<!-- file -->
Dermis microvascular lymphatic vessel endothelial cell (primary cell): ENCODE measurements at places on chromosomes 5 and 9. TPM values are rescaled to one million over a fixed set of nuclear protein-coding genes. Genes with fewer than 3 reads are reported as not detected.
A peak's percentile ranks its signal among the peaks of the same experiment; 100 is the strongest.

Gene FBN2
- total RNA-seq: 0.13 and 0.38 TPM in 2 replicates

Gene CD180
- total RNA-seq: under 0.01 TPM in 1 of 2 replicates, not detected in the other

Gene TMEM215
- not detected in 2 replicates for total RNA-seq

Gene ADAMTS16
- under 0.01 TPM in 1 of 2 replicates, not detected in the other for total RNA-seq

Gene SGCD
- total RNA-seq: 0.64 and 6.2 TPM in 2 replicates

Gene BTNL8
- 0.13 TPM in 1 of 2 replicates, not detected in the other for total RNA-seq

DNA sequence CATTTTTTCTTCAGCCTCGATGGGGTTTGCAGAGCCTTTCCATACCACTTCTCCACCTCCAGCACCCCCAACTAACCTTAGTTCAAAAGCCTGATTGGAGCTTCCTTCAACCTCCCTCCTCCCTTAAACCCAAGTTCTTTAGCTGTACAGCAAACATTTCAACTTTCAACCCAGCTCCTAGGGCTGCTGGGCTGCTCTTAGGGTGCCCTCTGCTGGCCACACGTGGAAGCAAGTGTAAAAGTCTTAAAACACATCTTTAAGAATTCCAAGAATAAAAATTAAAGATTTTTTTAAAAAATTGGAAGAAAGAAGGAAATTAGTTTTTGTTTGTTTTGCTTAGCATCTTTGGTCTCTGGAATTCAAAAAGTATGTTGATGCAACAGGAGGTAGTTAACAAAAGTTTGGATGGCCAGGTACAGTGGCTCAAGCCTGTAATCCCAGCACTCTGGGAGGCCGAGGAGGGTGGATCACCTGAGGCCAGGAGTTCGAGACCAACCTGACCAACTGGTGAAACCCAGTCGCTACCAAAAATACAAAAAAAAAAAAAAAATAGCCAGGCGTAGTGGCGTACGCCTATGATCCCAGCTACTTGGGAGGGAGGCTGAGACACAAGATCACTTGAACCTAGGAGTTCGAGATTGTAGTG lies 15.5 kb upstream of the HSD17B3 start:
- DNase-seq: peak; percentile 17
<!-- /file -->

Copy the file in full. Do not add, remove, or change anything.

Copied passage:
Dermis microvascular lymphatic vessel endothelial cell (primary cell): ENCODE measurements at places on chromosomes 5 and 9. TPM values are rescaled to one million over a fixed set of nuclear protein-coding genes. Genes with fewer than 3 reads are reported as not detected.
A peak's percentile ranks its signal among the peaks of the same experiment; 100 is the strongest.

Gene FBN2
- total RNA-seq: 0.13 and 0.38 TPM in 2 replicates

Gene CD180
- total RNA-seq: under 0.01 TPM in 1 of 2 replicates, not detected in the other

Gene TMEM215
- not detected in 2 replicates for total RNA-seq

Gene ADAMTS16
- under 0.01 TPM in 1 of 2 replicates, not detected in the other for total RNA-seq

Gene SGCD
- total RNA-seq: 0.64 and 6.2 TPM in 2 replicates

Gene BTNL8
- 0.13 TPM in 1 of 2 replicates, not detected in the other for total RNA-seq

DNA sequence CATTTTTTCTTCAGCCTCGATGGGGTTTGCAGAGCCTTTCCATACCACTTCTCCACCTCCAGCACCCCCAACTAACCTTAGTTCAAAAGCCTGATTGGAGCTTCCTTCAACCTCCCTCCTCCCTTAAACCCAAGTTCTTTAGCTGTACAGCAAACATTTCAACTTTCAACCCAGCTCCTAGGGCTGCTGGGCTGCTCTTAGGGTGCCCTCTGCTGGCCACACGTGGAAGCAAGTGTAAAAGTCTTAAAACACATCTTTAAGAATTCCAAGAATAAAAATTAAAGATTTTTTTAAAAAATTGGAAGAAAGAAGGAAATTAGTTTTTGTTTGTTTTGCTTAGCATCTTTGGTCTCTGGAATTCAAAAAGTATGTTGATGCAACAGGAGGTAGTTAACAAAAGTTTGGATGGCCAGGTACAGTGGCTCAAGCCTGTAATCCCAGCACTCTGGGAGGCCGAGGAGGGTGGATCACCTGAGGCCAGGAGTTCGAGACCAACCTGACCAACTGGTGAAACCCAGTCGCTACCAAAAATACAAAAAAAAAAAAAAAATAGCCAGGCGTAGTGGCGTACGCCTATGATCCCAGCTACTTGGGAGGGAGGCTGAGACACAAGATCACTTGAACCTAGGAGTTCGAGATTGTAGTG lies 15.5 kb upstream of the HSD17B3 start:
- DNase-seq: peak; percentile 17